Up until this chapter in Isaiah, the prophet has been delivering nothing but bad news, how the people of Israel have gone horribly wrong, and literally there will be hell to pay.   But here in this chapter, everything changes.  Hear the words again, and keep in mind that since this is a prophecy Isaiah is talking about the future, but relaying it to us like it already has happened.   “Comfort, comfort, my people, says your God.  “Speak tenderly to Jerusalem, and proclaim to her that her hard service has been completed, that her sin has been paid for, that that she has from the Lord’s hand double for all her sins.”  God suddenly moves here from judgment to mercy.  Why?   As you first hear these words, you can think that God is saying, mercy will come because Jerusalem has suffered enough.    But Isaiah doesn’t say that at all.   Isaiah says that yes, the sins of Israel will be paid for, but not by Israel.   No, instead Isaiah proclaims.   God will pay the cost.  In fact, God will pay double the price.  
What does this mean?  Isaiah is saying.    God is not simply going to forgive you.   God isn’t simply going to pardon you.    God is going to restore you.    God is going to raise you higher than ever before.

Think about it.   If you were a prisoner on death row, and the Governor pardons you.  Does that solve your problems?  Sure, now you are free, but you still carry the weight of what you did.   You still walk out a marked man.   But what if not only are you pardoned, but the Governor adopts you as a member of her family.   She gives you an honored place at her table.  Now that would be some serious restoration.

And Isaiah is telling us.  This is what the coming King will do.   This king won’t just pardon you.   He will make you his own.   And in case we still don’t get it, he tells us this. 
Isaiah goes on and on about this king’s power.  His word stands forever.  “See the Sovereign Lord comes with power, and his arm rules for him.”  Then boom, up pops up a completely different picture.   “He tends his flock like a shepherd; he gathers the lambs in his arms and carries them close to his heart; he gently leads those that have young.”   What is going on here?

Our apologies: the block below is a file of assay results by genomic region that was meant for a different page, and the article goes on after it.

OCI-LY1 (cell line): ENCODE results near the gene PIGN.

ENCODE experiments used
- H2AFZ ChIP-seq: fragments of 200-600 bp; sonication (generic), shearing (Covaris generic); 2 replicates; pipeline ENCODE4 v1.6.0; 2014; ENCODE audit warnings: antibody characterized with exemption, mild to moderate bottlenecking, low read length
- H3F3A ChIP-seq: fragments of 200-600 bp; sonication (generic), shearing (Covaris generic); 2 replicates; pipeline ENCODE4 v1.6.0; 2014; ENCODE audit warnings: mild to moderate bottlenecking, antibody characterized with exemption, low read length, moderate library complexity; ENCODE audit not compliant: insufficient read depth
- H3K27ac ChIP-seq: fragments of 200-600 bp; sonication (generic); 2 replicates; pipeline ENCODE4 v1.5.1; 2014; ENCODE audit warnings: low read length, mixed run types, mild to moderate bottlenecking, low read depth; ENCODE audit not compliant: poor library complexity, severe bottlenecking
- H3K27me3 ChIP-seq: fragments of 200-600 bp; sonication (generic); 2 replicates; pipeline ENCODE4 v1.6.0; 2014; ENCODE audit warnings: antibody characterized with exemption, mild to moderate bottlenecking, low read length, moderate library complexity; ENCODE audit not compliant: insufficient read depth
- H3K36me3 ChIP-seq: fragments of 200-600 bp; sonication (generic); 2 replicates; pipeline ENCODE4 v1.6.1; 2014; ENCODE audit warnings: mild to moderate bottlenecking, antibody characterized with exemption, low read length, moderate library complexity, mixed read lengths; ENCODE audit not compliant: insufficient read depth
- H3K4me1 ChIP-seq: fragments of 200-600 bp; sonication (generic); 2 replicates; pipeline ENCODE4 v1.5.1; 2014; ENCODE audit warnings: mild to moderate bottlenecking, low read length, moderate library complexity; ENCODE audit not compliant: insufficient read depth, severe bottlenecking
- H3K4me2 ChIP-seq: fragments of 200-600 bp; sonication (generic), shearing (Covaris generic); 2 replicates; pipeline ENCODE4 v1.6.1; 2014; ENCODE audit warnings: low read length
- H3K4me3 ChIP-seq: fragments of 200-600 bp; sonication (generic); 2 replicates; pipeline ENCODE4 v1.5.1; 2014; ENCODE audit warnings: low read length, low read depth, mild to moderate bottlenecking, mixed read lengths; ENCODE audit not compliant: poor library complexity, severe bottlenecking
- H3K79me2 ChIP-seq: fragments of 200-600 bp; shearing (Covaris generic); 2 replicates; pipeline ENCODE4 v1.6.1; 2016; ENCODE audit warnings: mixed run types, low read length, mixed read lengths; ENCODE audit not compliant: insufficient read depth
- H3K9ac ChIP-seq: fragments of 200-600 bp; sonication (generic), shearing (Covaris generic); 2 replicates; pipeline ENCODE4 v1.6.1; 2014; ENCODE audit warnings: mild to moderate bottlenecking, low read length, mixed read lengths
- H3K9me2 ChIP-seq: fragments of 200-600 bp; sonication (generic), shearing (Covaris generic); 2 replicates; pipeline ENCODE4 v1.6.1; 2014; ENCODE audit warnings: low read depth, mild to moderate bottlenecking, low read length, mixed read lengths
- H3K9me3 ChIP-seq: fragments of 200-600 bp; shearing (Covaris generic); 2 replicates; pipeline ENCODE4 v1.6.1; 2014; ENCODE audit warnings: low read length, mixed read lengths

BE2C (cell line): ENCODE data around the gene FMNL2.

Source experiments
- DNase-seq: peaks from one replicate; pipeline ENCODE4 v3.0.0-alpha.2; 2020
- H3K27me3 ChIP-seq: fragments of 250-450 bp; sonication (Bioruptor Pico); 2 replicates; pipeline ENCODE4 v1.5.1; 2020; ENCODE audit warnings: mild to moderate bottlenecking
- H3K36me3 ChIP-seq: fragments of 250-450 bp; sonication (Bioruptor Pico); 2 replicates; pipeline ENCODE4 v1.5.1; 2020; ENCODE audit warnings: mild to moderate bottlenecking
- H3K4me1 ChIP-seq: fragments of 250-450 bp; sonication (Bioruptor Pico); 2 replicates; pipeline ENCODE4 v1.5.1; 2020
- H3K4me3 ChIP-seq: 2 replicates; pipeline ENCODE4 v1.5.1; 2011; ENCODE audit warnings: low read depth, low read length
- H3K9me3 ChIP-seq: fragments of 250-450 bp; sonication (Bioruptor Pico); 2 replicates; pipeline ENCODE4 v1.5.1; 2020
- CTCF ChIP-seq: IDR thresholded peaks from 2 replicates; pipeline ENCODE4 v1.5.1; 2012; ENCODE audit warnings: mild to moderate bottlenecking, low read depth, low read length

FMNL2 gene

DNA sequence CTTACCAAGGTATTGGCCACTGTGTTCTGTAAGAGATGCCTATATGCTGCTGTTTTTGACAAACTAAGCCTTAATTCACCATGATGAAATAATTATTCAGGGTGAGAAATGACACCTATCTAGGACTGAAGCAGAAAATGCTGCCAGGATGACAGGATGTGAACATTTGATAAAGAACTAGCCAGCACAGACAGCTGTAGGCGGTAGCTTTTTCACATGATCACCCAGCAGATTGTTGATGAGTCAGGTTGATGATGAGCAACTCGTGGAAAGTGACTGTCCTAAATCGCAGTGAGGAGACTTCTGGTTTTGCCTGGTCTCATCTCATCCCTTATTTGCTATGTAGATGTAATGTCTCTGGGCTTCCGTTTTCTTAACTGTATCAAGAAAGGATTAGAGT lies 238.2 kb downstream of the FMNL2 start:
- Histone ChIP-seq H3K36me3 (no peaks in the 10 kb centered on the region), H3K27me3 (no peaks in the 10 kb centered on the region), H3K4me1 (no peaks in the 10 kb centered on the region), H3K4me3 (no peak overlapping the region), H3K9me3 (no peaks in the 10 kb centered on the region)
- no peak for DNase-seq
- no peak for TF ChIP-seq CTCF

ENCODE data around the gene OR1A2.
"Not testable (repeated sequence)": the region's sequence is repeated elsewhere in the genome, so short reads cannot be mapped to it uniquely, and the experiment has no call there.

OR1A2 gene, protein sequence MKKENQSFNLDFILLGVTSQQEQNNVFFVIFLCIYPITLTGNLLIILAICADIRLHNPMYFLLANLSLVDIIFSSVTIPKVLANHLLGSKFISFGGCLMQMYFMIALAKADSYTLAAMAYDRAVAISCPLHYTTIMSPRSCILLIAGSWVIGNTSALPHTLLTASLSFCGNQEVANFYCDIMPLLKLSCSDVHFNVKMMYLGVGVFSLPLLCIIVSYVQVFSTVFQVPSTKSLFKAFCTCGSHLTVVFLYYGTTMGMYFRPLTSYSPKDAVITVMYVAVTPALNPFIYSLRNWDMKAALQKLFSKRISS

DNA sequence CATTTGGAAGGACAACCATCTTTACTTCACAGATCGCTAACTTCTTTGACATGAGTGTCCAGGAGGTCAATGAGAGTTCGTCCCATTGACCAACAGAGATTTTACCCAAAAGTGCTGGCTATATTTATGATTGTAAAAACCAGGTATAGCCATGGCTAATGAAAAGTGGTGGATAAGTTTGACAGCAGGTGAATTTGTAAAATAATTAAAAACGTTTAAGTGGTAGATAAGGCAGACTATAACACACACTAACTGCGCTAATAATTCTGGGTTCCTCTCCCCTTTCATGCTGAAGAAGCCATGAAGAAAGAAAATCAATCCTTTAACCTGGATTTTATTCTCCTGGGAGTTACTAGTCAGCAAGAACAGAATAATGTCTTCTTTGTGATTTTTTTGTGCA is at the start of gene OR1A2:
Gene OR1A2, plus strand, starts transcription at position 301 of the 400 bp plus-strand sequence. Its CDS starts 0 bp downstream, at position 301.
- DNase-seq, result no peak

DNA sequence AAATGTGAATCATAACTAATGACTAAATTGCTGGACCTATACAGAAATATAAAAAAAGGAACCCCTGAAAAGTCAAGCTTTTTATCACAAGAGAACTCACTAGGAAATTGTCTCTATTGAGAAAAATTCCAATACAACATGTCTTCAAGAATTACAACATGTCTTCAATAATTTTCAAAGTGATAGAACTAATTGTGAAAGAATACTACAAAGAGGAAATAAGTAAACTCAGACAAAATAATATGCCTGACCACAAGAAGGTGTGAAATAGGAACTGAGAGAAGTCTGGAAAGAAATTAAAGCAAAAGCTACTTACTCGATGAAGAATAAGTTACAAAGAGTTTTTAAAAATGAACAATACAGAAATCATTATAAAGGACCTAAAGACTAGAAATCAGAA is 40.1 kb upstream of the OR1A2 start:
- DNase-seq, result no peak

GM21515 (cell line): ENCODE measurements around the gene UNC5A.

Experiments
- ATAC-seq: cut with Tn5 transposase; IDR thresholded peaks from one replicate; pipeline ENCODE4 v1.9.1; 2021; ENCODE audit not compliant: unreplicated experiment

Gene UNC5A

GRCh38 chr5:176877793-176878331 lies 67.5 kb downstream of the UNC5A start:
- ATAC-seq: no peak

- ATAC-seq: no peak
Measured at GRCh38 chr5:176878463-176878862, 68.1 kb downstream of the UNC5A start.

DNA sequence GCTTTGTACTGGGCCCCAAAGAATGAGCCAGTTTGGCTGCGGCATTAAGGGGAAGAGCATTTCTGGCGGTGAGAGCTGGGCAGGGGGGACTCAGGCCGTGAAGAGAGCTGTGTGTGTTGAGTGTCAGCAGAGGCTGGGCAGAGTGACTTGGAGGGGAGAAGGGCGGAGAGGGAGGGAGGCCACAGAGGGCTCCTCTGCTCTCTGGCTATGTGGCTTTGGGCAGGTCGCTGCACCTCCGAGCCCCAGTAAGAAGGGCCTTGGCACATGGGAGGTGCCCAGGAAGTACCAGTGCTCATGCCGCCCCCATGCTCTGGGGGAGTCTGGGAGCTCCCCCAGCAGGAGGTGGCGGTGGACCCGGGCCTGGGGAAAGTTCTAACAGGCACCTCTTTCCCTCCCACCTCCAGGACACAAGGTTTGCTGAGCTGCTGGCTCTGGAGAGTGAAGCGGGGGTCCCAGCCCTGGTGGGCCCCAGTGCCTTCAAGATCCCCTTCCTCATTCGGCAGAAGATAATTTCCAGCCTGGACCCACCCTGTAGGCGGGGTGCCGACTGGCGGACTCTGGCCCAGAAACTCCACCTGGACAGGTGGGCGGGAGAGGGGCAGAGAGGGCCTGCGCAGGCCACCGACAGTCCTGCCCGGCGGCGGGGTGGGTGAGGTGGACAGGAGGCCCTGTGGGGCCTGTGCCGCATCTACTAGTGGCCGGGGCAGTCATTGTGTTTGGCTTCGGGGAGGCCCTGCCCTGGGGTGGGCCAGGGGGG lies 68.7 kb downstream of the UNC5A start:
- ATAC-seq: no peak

Isaiah is telling us.  Yes this King has power, but how does he use it?   He uses it to gather those that are lost.  He uses it to protect the vulnerable, and lead the young.  The king comes as a shepherd.  He comes as a shepherd who will even lay down his life for his sheep.

Do you begin to get why Christians have read these words for thousands of years before Christmas?   They don’t just describe any King.  They describe this King, the one born in a manger, the one that the angels proclaimed to the shepherds, the one who said, “I am the Good Shepherd, who lays down his life for the sheep.”   

How can Israel’s sin be paid for, even doubly so?   How can the world in all its brokenness and evil get restored?  How can the mountains get brought down, and the valleys filled.   Because God will do it.  God will do what only God can.    The King will come and lay down his life for those whom he loves.   And when he does, everything will change.